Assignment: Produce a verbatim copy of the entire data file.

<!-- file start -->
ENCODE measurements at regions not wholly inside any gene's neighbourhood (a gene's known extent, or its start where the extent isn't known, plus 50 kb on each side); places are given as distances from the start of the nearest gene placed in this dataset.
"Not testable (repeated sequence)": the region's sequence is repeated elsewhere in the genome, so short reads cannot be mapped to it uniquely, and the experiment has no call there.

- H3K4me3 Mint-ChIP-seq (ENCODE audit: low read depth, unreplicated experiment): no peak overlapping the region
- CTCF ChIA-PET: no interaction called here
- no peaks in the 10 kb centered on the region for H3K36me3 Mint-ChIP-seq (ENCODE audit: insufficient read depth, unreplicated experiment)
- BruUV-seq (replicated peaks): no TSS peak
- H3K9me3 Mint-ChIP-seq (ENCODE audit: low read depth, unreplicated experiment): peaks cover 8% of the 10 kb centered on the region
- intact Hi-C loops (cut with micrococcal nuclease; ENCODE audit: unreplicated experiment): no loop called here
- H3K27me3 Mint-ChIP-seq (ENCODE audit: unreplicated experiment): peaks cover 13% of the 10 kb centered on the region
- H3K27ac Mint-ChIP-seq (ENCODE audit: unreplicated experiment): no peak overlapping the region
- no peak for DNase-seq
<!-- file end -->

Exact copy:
ENCODE measurements at regions not wholly inside any gene's neighbourhood (a gene's known extent, or its start where the extent isn't known, plus 50 kb on each side); places are given as distances from the start of the nearest gene placed in this dataset.
"Not testable (repeated sequence)": the region's sequence is repeated elsewhere in the genome, so short reads cannot be mapped to it uniquely, and the experiment has no call there.

- H3K4me3 Mint-ChIP-seq (ENCODE audit: low read depth, unreplicated experiment): no peak overlapping the region
- CTCF ChIA-PET: no interaction called here
- no peaks in the 10 kb centered on the region for H3K36me3 Mint-ChIP-seq (ENCODE audit: insufficient read depth, unreplicated experiment)
- BruUV-seq (replicated peaks): no TSS peak
- H3K9me3 Mint-ChIP-seq (ENCODE audit: low read depth, unreplicated experiment): peaks cover 8% of the 10 kb centered on the region
- intact Hi-C loops (cut with micrococcal nuclease; ENCODE audit: unreplicated experiment): no loop called here
- H3K27me3 Mint-ChIP-seq (ENCODE audit: unreplicated experiment): peaks cover 13% of the 10 kb centered on the region
- H3K27ac Mint-ChIP-seq (ENCODE audit: unreplicated experiment): no peak overlapping the region
- no peak for DNase-seq